In 2015, Chicago-based contemporary dancer Shirley Mordine became curious about the role of ageing dancers in a society that often focused on the youth. This curiosity then became the starting point of an exploration in differences and tensions between generations, cultures, environmental and climatic changes for the artist, who is also the founder of Mordine & Co Dance Theatre.“In a sense, the Collisions project started then,” she says, sitting at Spaces in Chennai, a practice and performance arena housed within the beautiful home of late contemporary dancer and choreographer Chandralekha.Shirley landed in Chennai from the United States two weeks ago, with the intent to explore and deliberate on the original idea of the Collisions project with two other artists—Bharatanatyam dancer Hema Rajagopalan, who is founder of Natya Dance Theatre in Chicago, and Mumbai-based Indian contemporary dancer Astad Deboo.
“This is a collision of cultures through three different sources of art practice,” Shirley adds. “The project also explores generations as Hema, Astad and I have long legacies and bodies of work in our respective forms. And each one of us will bring a new professional dancer to join us in this project.”
In the last week of March, at Spaces in Chennai, a group of dancers—both classical and contemporary—as well as practitioners of theatre and movement, engaged in an evening of exploration, movement and conversations with the three famous dancers. Three days later, the three artists and their very talented dancers, again showcased excerpts of the idea of how Collisions as a work could bloom into, at Atelier in Delhi.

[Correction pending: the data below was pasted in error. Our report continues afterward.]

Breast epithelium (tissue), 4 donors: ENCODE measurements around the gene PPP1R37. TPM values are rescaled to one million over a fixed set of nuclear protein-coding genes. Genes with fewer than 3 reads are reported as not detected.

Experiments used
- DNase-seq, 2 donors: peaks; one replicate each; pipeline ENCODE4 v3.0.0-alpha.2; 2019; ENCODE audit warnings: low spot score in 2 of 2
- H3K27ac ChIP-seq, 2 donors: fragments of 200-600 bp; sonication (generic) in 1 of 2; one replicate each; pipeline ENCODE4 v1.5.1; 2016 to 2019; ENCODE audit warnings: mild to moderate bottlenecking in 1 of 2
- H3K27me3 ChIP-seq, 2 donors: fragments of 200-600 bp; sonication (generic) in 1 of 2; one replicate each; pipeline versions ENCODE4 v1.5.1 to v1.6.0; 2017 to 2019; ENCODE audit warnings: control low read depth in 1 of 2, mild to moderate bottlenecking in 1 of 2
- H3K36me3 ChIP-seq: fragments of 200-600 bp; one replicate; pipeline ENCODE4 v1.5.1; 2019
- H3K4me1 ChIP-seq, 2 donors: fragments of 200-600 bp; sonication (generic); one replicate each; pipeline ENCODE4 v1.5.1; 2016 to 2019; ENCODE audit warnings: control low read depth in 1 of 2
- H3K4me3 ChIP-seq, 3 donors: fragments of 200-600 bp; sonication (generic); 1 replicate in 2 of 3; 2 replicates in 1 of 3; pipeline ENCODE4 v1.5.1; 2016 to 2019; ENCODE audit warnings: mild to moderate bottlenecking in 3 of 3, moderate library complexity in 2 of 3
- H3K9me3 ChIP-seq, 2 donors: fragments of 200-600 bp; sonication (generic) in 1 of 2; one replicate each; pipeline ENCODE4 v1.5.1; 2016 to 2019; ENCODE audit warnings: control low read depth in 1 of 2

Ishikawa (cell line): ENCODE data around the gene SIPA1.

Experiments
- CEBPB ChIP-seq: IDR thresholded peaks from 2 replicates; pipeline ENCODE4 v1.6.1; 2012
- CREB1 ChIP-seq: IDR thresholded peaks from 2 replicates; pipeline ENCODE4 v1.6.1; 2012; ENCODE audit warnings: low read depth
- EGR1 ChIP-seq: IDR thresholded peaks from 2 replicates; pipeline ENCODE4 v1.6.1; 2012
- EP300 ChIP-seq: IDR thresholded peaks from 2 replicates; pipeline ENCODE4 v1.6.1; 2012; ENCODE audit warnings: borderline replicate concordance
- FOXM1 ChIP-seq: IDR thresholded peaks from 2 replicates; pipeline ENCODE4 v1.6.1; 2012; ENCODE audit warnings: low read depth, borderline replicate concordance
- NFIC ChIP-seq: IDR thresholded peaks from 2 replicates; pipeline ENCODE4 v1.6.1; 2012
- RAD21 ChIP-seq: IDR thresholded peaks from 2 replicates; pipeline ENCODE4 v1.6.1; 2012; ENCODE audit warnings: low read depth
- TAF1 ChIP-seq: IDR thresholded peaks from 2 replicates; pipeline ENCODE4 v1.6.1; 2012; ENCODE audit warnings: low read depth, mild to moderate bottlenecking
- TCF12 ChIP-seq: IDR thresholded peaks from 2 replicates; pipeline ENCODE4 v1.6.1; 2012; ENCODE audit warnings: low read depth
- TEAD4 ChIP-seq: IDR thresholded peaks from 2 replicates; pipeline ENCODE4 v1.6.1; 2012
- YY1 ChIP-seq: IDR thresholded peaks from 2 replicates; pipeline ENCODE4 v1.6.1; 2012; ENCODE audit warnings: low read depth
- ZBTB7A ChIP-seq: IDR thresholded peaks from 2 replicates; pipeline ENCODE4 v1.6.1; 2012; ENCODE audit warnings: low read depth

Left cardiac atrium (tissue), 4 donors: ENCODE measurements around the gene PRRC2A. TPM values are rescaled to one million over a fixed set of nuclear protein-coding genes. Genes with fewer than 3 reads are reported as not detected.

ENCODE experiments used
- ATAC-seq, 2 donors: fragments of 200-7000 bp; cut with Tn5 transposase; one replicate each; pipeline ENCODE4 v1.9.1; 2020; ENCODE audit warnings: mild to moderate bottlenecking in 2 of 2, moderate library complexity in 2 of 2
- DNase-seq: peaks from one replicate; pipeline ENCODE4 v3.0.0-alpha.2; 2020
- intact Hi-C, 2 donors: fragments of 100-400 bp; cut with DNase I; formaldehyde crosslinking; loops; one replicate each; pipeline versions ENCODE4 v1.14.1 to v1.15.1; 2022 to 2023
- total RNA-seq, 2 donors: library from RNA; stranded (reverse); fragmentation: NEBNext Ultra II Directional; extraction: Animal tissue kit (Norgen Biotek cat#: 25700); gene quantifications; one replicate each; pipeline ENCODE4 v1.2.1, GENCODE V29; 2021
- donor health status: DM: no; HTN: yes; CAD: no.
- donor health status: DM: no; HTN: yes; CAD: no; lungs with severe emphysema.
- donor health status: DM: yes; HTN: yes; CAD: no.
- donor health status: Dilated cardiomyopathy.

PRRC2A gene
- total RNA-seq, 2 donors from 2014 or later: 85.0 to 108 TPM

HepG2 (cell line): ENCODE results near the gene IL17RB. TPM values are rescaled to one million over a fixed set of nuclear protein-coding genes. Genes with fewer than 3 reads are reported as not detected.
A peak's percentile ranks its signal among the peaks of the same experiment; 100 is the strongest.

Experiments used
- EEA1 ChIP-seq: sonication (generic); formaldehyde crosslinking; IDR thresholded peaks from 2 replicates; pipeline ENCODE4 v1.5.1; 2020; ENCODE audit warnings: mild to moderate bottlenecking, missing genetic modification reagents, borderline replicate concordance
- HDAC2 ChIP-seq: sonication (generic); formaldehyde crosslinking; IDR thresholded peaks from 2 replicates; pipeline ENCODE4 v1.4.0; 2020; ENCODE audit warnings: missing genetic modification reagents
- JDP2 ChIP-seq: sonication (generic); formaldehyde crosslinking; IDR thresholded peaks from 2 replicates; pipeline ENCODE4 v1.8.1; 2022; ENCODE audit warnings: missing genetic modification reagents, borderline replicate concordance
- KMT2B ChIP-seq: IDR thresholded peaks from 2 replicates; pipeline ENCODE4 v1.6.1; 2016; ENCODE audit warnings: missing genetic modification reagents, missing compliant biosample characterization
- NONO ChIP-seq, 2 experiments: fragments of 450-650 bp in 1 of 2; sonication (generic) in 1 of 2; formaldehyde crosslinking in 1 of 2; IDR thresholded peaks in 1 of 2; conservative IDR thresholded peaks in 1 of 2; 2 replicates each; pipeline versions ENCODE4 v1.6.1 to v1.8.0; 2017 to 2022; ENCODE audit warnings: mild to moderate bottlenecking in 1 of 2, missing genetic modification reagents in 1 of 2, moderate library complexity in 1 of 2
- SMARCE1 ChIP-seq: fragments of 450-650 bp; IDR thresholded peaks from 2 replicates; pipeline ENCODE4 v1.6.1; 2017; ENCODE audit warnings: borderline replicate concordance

Having spent four decades creating and performing Bharatanatyam, Rajagopalan and Mordine have collaborated several times in the past. Yet, this work, Hema believes, is one-of-a-kind because it’s the first time that they will work with Deboo.From a collaboration point of view, Rajagopalan and Mordine believe that Deboo will provide another layer to the collaboration that will allow them to go deeper. What is interesting is also the points of intersection and convergence. Deboo and Mordine work in contemporary forms but with a different lineage; Rajagopalan and Deboo are both Indians with a similar cultural context.
This an opportunity for Shirley to soak in Indian culture. “We hope that the immersion will churn out some thoughts and we will be able to create some new movements,” says Hema. They all will meet again in August in Chicago to experience the process of three art forms coming together.
Hema says, “I feel that whenever I work with another genre or style of dance or artist, my own art and my perspective of my own work expands and evolves.”
From the creation point of view, for the artists, it is an opportunity to be inspired by each other, and the possibility of a meaningful engagement that could change and enrich their direction.
Shirley says, “I’d also like to reiterate the importance of the historical perspective that Bharatanatyam brings to this project. American contemporary choreography has a much shorter history and a different historical perspective as compared to Bharatanatyam.” For audiences, Collisions is an idea and work worth reflecting upon. “It’s very relevant in today’s context as diverse people, culturally, generationally and geographically intersect so often,” says Hema.